Investors often purchase real estate looking for benefits such as diversification and income. However, at some point, the time and energy needed to actively manage rental properties may become too much.
It’s common for property investors to wonder whether there’s an opportunity to maintain exposure to the real estate market without the need for hands-on management. In this case, exchanging an investment property into a Real Estate Investment Trust (REIT) could be a viable solution.
However, the process can be a bit complex. A 1031 exchange requires the exchange of an investment property into a “like-kind” replacement property. Since the IRS does not consider a REIT to be like-kind to physical real estate, a direct exchange isn’t possible. Instead, it’s necessary to complete a multi-step process.
This short guide provides an overview of the investment structures used in the process and the steps required to defer your capital gains taxes while exchanging an investment property into a REIT.
What is a REIT?
A Real Estate Investment Trust (REIT) is a company that deals with income-producing real estate. Since the REIT company handles all the property management, this is considered a passive real estate investment.
Investors provide a pool of assets, which the REIT uses to purchase a portfolio of properties. Instead of owning the underlying properties, REIT investors own shares of the REIT.
Rents collected from tenants are distributed to shareholders in the form of income dividends, rather than as rental income. This is part of the reason why REITs are considered securities, rather than real property, and why they do not qualify as like-kind replacements for a 1031 exchange.
What is a DST?
A Delaware Statutory Trust (DST) is a legal entity created under Delaware state law for the purpose of conducting business. Like a REIT, DSTs purchase and manage income-producing properties. The DST holds 100% of the interest in the real property while investors acquire a beneficial interest in the trust. Investors have limited personal liability for the underlying assets and receive a portion of the income the properties produce.
One major difference between DSTs and REITS is that under IRS rules, DSTs are considered a like-kind property and can be used as a replacement property for a 1031 exchange.
How to 1031 into a REIT
Investors seeking the tax advantages of a 1031 exchange can replace a physical property with a REIT by carefully completing the following multi-step process.
1. Sell Your Investment Property Using a Qualified Intermediary
One critical rule regarding a 1031 exchange is that the property owner must not take possession of the proceeds from the initial property sale. This makes it necessary to use a qualified intermediary (QI) when you sell your property.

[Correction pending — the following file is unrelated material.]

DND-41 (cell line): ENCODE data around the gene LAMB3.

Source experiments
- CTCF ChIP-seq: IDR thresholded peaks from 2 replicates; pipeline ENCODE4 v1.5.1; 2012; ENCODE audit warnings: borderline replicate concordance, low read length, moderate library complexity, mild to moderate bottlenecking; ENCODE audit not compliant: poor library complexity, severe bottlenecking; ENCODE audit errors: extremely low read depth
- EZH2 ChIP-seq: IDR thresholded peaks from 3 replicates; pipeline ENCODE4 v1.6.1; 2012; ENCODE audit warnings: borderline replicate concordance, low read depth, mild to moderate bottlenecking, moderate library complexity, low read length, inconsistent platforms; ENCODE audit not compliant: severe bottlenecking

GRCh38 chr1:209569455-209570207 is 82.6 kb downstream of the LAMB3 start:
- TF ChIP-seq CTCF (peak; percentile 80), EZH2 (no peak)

Once you’ve sold your property to a third party, your QI will hold the sales proceeds for you and facilitate the remainder of the exchange.
2. Complete a 1031 Exchange Using a DST
Next, you’ll have your QI use the funds from the sale of your relinquished property to purchase beneficial interests in a specific type of DST that has been planned for eventual sale to a REIT that is typically owned by the same DST sponsor company. Upon purchase, investors will acquire a beneficial interest in the trust which, per IRS tax code (2004-86) will be regarded as equivalent to holding title in the property.
Just like with any other type of 1031 exchange, you must identify the DST you plan to purchase within 45 days from the date you sold your relinquished property and close on the purchase within 180 days. If these and all other IRS requirements have been met, your transaction should qualify as a 1031 exchange, allowing you to defer your capital gains and depreciation recapture taxes.
3. Convert Your DST Interests into REIT Shares
The final step of the transaction occurs when the DST is sold in the future, and the sponsor first completes a conversion of the investor’s DST interests into Operating Partnership Unit (OP Units) in the REIT. This conversion process is referred to as a 721 exchange into a structure known as an Umbrella Partnership Real Estate Trust (UPREIT).
Following a predetermined lockout period, you’ll have the chance to redeem your OP units for common stock in the REIT or for cash. It is important to note that if you sell your REIT shares, you will no longer be able to defer taxes and any gains that have been previously deferred via past 1031 exchanges that you have completed related to the investment will be subject to taxes.
To continue deferring your capital gains, your investment must remain in the form REIT ownership interests and not be sold. When REIT interests are passed along to heirs or successors upon the passing of the owner, they will receive a “step up in basis” and capital gains obligations will be forgiven and reset to then market values.
You also can’t complete a 1031 exchange from an UPREIT back into real property, so this would be “the end of the line” for 1031 exchanges related to that investment.
Consult a Professional to Explore Your Options
As you can see, completing a 1031 exchange into a REIT isn’t exactly a simple process. To avoid inadvertent and possibly costly mistakes, consider consulting with a team of professionals including tax and investment advisors. If you would like to start exploring your options, contact our team to schedule a consultation.